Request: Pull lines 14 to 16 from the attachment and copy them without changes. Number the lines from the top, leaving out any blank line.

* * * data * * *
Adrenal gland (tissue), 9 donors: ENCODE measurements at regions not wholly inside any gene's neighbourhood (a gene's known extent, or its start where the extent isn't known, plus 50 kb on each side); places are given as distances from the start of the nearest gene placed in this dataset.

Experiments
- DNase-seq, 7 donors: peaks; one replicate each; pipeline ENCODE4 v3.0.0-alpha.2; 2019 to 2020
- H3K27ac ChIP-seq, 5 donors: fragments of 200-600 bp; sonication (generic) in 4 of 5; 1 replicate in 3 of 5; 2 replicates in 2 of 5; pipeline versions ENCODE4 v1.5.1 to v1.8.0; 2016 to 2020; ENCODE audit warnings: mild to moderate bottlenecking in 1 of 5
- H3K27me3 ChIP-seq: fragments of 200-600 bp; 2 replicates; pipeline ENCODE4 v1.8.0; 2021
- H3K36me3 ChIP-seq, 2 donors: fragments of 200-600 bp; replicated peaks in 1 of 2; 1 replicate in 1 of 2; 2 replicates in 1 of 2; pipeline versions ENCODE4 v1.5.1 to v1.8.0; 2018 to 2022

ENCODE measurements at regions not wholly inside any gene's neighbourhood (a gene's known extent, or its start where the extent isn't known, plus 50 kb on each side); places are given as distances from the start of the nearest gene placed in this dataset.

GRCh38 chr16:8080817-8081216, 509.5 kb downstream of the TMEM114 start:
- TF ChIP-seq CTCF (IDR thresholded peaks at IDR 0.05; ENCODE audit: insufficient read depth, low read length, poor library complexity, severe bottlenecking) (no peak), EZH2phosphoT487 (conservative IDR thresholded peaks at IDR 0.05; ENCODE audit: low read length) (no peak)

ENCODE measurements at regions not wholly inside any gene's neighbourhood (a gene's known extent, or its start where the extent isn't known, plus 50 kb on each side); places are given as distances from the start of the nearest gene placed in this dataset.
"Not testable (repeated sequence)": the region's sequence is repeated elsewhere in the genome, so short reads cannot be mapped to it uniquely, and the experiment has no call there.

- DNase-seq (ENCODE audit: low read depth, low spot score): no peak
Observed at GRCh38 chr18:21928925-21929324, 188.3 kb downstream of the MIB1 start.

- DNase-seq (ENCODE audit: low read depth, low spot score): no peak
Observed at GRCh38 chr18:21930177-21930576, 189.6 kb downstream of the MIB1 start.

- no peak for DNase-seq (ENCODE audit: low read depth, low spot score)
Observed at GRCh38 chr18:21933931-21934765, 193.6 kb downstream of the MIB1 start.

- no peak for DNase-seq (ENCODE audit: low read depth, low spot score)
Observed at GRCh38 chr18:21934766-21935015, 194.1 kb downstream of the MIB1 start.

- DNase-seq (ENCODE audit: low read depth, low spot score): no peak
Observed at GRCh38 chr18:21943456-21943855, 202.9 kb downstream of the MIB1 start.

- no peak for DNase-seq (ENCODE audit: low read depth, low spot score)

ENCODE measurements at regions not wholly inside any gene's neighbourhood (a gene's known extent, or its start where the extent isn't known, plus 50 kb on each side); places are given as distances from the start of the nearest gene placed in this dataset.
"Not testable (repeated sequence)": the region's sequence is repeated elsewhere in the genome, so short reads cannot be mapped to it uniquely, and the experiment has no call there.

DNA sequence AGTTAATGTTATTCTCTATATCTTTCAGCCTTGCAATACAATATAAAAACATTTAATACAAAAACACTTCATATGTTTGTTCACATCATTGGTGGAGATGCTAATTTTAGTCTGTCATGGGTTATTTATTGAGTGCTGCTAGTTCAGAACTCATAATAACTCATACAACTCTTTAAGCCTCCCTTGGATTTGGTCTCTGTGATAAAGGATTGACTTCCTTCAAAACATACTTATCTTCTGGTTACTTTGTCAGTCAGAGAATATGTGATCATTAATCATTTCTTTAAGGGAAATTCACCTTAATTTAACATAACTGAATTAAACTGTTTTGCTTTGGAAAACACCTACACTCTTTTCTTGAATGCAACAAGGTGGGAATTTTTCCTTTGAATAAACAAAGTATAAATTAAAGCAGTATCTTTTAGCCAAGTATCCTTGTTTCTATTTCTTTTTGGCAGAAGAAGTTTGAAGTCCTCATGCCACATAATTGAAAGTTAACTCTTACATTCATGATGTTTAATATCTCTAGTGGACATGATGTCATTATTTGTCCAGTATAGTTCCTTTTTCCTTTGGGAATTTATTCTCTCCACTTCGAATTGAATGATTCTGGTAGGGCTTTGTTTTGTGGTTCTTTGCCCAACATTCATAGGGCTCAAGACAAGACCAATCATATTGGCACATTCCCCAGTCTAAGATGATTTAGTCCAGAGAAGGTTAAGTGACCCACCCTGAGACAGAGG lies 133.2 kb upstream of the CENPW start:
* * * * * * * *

- DNase-seq (ENCODE audit: low read depth, low spot score): no peak
Observed at GRCh38 chr18:21930177-21930576, 189.6 kb downstream of the MIB1 start.

- no peak for DNase-seq (ENCODE audit: low read depth, low spot score)